Portobella to Bocas del Toro, Panama with George

The reason our engine stopped working well!


Arriving at Portobello to drop off Cissy & Jack, we secured a solid anchor set.  Coming in however, our engine quit 2 separate times, but would restart so we were relieved to get it anchored.  We set up the Dinghy and got Cissy, Jack and our fish to shore.  We had hailed our bar “Capt. Jacks” and they agreed to cook our fish for us.    I took an extra trip with the dingy to the boat to get Cissy and Jacks luggage to shore.  When I got back I found George and his Taxi driver waiting.

We ate my mackerel for dinner and then after Jack and Cissy left, we headed back to the boat.   Monday, ken worked at his “Capt. Jacks” office and George and I visited the several markets to get provisions for the trip to Bocas del Toro.    We arranged for 10 Gals of Diesel and soon left anchor.  On the way out, we had black smoke coming from the tailpipe.  As I looked at our transom, I noticed we were dragging a white heavy rope.  We used a boat hook and were able to pull the white nylon rope along with other “junk” attached.  Within moments, the boat seemed to pick up speed and the black smoke quit.   It must have been something we picked up and got caught on the prop on the way in.


The chart showing all ships “waiting” to go through the Panama Canal!


George, Ken and I sailed 18 hours (a calm, easy overnight sail), past the Panama Canal, and on to Escudo de Veraguas where we anchored early in the day.  We snorkeled most of the afternoon in a little cove down the beach.  Some of the better snorkeling that we had seen.

I had caught another mackerel along the way here, and when we set anchor, we fired up the grill and had it for dinner along with some fresh cucumber, tomato and avocado salad.  A local fisherman came by and we ended up purchasing 3 lobsters from him for another meal.  On Wednesday, May 1st, we pulled anchor around 8AM, got the dingy on deck, lobster in a net to be dragged behind the boat, and headed to Bocas del Toro.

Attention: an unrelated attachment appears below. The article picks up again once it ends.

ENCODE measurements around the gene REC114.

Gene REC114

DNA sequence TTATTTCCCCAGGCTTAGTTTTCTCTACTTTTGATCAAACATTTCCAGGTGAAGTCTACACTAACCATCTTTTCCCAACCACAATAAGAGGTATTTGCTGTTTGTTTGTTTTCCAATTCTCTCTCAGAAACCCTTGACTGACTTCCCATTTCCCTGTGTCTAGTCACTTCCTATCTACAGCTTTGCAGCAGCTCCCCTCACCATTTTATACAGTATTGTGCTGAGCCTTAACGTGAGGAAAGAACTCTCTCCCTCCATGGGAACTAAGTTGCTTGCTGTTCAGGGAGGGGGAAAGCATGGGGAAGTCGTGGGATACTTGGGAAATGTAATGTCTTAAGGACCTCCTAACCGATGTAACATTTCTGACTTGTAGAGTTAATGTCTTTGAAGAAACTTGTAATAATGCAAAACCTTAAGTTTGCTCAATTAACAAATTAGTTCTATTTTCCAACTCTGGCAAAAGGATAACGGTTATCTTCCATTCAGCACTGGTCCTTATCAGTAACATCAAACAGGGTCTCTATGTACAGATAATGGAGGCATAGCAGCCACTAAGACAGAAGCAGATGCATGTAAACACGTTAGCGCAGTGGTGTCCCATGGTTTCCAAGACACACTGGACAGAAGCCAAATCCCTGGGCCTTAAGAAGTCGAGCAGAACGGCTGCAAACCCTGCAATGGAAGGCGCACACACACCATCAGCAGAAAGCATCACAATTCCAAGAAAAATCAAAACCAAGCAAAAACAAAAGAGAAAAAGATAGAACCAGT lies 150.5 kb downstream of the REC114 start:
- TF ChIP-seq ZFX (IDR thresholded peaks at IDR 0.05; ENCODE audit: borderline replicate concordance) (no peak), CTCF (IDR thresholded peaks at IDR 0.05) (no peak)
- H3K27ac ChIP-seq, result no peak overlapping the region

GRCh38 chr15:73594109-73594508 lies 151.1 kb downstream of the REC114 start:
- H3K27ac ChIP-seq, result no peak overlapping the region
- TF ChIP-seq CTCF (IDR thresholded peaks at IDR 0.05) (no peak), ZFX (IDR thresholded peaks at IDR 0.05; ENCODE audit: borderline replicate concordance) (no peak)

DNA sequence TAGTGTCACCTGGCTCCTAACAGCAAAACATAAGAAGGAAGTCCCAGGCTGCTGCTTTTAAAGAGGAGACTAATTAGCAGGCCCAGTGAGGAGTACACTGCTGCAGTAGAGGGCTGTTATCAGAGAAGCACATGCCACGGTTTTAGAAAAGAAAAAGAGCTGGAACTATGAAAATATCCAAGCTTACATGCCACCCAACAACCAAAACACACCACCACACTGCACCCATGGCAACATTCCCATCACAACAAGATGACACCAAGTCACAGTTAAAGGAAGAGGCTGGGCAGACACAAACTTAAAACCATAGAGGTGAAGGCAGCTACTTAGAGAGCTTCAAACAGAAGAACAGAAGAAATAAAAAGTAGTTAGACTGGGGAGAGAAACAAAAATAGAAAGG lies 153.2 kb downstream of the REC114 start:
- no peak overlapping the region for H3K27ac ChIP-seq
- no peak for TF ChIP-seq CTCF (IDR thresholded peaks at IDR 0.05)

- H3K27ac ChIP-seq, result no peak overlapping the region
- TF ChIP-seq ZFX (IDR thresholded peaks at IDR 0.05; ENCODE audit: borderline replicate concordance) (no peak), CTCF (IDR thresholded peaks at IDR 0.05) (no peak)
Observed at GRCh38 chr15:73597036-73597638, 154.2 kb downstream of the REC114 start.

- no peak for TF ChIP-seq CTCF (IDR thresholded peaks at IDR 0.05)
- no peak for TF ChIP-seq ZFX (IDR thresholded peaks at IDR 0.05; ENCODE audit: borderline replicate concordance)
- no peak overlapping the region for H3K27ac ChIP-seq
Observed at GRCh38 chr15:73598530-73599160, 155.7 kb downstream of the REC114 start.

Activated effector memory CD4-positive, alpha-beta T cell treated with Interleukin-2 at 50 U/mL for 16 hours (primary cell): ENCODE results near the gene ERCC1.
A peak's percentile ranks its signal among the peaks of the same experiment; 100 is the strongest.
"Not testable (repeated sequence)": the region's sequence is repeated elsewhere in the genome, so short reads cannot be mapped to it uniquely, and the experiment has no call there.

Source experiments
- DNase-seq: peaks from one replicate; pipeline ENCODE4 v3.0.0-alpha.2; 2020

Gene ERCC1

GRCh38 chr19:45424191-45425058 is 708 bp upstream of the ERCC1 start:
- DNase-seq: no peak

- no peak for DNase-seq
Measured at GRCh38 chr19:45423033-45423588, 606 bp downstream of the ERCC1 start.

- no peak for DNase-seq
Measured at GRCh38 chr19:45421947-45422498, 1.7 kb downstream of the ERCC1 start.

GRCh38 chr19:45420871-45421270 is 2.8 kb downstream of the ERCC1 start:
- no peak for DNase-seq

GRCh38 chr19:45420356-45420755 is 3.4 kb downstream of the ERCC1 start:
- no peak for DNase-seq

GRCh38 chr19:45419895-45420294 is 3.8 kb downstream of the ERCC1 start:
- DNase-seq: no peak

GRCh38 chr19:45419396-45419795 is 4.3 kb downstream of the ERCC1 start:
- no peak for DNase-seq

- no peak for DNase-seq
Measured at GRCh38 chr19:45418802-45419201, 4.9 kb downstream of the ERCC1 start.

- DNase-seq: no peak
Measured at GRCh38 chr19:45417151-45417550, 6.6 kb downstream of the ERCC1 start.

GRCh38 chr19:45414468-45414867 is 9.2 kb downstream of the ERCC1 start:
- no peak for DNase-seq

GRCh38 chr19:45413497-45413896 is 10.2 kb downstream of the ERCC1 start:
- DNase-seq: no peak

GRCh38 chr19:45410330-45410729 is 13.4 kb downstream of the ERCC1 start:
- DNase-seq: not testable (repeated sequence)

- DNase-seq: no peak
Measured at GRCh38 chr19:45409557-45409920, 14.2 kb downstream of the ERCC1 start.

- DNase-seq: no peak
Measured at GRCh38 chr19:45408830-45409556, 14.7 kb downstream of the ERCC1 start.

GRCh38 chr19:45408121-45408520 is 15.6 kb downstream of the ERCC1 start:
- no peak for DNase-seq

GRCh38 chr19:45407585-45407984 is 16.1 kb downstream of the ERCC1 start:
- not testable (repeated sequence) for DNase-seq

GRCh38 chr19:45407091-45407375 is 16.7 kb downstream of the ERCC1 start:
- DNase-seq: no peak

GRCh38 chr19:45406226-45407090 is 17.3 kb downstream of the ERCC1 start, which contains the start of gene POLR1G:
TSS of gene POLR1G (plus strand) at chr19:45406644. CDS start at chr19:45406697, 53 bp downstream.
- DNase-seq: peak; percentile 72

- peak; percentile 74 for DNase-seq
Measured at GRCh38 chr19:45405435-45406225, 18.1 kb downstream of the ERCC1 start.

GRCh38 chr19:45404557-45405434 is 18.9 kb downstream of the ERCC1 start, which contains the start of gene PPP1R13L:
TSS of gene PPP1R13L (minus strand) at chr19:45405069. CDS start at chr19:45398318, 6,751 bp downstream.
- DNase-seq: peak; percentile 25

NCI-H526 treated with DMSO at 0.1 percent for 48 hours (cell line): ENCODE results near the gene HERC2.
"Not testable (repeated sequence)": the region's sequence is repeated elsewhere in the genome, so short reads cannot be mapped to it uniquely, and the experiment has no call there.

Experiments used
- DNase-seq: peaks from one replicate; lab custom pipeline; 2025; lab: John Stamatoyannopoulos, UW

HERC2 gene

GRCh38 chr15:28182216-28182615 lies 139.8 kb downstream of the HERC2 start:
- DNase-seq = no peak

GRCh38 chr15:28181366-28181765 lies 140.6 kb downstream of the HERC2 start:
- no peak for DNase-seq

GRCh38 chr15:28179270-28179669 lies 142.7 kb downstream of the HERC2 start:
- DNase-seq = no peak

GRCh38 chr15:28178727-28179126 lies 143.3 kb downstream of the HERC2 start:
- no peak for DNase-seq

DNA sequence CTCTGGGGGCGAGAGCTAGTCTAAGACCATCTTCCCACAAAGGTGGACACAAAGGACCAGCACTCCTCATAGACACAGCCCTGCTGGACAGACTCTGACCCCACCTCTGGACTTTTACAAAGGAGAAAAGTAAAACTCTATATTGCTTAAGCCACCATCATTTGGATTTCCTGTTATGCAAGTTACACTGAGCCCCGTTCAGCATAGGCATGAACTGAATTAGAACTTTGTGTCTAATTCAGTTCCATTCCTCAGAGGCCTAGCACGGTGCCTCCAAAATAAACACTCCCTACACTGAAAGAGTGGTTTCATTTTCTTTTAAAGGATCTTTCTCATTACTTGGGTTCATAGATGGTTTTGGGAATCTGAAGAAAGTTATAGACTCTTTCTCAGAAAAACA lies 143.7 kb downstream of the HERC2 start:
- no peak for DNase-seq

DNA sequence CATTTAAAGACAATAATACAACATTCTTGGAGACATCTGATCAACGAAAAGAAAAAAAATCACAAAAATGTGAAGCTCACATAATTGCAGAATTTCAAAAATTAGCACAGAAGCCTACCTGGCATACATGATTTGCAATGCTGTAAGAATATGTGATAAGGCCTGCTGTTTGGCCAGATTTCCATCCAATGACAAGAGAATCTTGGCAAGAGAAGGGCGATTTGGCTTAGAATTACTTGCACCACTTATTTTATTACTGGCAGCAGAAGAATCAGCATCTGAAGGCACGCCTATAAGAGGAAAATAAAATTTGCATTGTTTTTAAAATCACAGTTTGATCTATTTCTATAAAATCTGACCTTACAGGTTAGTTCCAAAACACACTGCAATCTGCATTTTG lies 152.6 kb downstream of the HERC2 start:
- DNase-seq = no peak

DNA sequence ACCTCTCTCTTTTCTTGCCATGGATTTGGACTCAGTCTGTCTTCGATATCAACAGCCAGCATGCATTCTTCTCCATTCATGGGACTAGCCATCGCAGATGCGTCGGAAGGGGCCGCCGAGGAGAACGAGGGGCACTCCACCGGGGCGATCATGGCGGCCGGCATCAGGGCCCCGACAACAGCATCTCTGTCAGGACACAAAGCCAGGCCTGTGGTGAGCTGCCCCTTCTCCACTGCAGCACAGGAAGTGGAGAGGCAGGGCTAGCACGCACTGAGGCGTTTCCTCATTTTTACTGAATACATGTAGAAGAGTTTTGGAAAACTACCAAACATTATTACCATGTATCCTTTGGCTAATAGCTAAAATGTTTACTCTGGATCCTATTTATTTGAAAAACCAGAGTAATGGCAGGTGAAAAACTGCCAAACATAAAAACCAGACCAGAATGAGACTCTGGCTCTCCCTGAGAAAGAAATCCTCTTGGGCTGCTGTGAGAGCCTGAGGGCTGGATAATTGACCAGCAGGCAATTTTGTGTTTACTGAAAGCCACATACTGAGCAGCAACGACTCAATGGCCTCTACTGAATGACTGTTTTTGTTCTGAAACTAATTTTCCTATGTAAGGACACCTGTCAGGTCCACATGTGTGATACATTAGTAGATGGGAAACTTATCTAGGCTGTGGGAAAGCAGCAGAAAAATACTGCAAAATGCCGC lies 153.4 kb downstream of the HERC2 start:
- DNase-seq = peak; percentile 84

Boca del Toro

Main Street, Bocas del Toro

Boca Marina Cantina

Bocas Marina Cantina

It was a 5 hour sail to Bocas and when we entered the area where the marina was, we called the marina to get specific tips to entering the marina.  Charts and books told of very shallow and moving shoals.  Dana guided up directly to the fuel dock to fill up then we moved our boat into Berth #6 where it would stay until November 2013.

Dana provided us with names of service providers and gave up information on the town and shopping, etc.   We decided this was the place to keep our boat.  Marina and staff very friendly and it had a great little cantina run by John and Alena.

Music at Cantina

Friday entertainment, by local boaters




Mask adjustment








The remainder of the week was preparing the boat for off-season and exploring Bocas del Toro area, along with a arranged snorkel trip that would have been awesome in light winds.  We however had to deal with winds that could float you away from the boat!  Still was fun.



Season end Crew


On Sunday, after banana pancakes (bananas are everywhere here!), George left with the water taxi to catch his flight home.  It was great to have George with us, however, it was not the biggest adventure for George.  (Especially with Teri not with us).   Ken and I spent the afternoon cleaning and drying the spinnaker, folding the front sail ending with hamburgers on the grill.



Rip tide restaurant

Dinner at Rip Tides Barge

testing hammock

Testing out Ken’s Hammock (Gift from Kyle)

We spent the next 5 days doing final preparation to the boat, arranging off-season service and maintenance then headed home to Wisconsin.